During a person's orthodontic treatment, the upper jaw (maxilla) and the lower jaw (mandible) can be more uneven in their positions than in traditional cases of misalignment. In these situations, based on a clinical diagnosis and digital imaging, the orthodontist may recommend wearing headgear braces for a certain portion of your child's overall orthodontic treatment. But what are they, and how are they different from your traditional wires and brackets?
How Headgear Braces Perfect A Misaligned Smile
Medically Reviewed By Colgate Global Scientific Communications
Headgear is the general name for a type of external appliance that applies specific forces to guide the growth of your face and jaw, according to the American Association of Orthodontics (AAO). Orthodontists use them in special cases where your teeth need to move into a position that isn't possible with brackets, wires or clear retainers found in routine care. Because these braces consist of wires that engage both the inside and outside of the mouth, you or your child may feel that it looks a little strange. But it is used by orthodontists very often and for a common purpose – and it's a necessary part of the beautiful end result.
Retraction headgear (also known as Class II correction) is designed to retract the upper jaw, and protraction headgear (also known as Class III correction) is used to move the upper jaw forward while guiding and stabilizing the lower jaw. The process chosen depends on the patient's individual needs. Headgear appliance therapy is usually used when a child or young adult is still growing in order to take advantage of the bones in the jaw when they're still erupting into place. This way, the appliance can guide the teeth and jaw bones into their new positions before they've settled.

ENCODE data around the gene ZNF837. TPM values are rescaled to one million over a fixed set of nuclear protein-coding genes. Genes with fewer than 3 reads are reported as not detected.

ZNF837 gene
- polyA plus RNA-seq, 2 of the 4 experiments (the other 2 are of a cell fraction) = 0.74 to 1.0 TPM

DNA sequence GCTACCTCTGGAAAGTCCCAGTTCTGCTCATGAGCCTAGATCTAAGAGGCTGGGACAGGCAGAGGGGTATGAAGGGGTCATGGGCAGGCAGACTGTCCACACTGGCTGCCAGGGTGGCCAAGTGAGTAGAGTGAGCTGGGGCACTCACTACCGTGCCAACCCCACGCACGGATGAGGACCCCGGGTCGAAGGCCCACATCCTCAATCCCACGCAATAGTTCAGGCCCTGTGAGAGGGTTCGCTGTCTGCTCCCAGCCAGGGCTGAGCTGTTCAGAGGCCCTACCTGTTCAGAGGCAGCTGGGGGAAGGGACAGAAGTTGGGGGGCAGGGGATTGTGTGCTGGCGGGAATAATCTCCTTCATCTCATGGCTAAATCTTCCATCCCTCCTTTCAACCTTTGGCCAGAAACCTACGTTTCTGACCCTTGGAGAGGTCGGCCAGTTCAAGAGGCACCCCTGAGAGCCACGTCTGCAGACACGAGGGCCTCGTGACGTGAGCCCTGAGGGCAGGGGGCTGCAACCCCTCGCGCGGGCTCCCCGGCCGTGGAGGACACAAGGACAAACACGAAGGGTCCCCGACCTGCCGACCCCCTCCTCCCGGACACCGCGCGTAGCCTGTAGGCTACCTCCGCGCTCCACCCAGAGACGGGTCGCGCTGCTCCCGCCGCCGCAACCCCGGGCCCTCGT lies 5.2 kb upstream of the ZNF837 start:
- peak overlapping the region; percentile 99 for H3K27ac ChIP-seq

There are two common types used: The "facebow" type consists of a single strap that fits around the back of your neck and has a wire that attaches to the front braces of your teeth. The "J hook" type uses wires that attach to your braces and straps that fit over your head and neck. The ultimate length of time will depend on how crowded or misaligned the upper and lower jaws are, and how well the young patient follows his or her personal instructions.
Because the additional appliance hooks onto the existing braces, headgear braces have to be removed when eating, sleeping, playing sports or any time the patient might accidently have it pulled or bumped during physical activity. Routine visits to your general dentist and dental hygienist are even more important, but proper brushing and using specially designed products will help ensure that your teeth are protected from the bacteria that can go hidden around your braces for the entire time you're undergoing treatment.
Regardless of the little extra effort required when wearing orthodontic headgear, the healthy and beautiful smile achieved when the treatment is complete will have made the hard work involved well worth it.
This article is intended to promote understanding of and knowledge about general oral health topics. It is not intended to be a substitute for professional advice, diagnosis or treatment. Always seek the advice of your dentist or other qualified healthcare provider with any questions you may have regarding a medical condition or treatment.